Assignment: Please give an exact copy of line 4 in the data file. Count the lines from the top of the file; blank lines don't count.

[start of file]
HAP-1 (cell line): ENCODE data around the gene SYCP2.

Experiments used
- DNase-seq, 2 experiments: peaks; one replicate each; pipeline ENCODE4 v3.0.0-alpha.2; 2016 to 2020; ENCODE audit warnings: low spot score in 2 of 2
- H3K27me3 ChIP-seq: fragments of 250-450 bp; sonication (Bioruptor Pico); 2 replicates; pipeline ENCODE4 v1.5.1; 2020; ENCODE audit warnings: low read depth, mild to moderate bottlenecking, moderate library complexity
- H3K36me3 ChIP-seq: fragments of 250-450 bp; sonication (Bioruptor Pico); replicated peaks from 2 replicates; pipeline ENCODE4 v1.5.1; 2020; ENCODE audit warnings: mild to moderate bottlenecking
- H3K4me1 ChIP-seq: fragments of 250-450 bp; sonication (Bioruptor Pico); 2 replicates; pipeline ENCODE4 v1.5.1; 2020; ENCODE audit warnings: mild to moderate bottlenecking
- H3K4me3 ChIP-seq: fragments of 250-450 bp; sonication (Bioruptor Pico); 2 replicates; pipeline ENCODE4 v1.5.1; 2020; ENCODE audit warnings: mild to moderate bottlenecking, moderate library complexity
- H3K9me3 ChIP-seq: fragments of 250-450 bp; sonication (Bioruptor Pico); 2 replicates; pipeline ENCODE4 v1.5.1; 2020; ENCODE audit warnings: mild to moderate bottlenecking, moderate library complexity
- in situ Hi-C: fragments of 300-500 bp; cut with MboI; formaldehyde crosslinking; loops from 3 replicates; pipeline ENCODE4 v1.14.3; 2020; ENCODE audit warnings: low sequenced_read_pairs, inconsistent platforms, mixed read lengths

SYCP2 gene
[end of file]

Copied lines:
- H3K27me3 ChIP-seq: fragments of 250-450 bp; sonication (Bioruptor Pico); 2 replicates; pipeline ENCODE4 v1.5.1; 2020; ENCODE audit warnings: low read depth, mild to moderate bottlenecking, moderate library complexity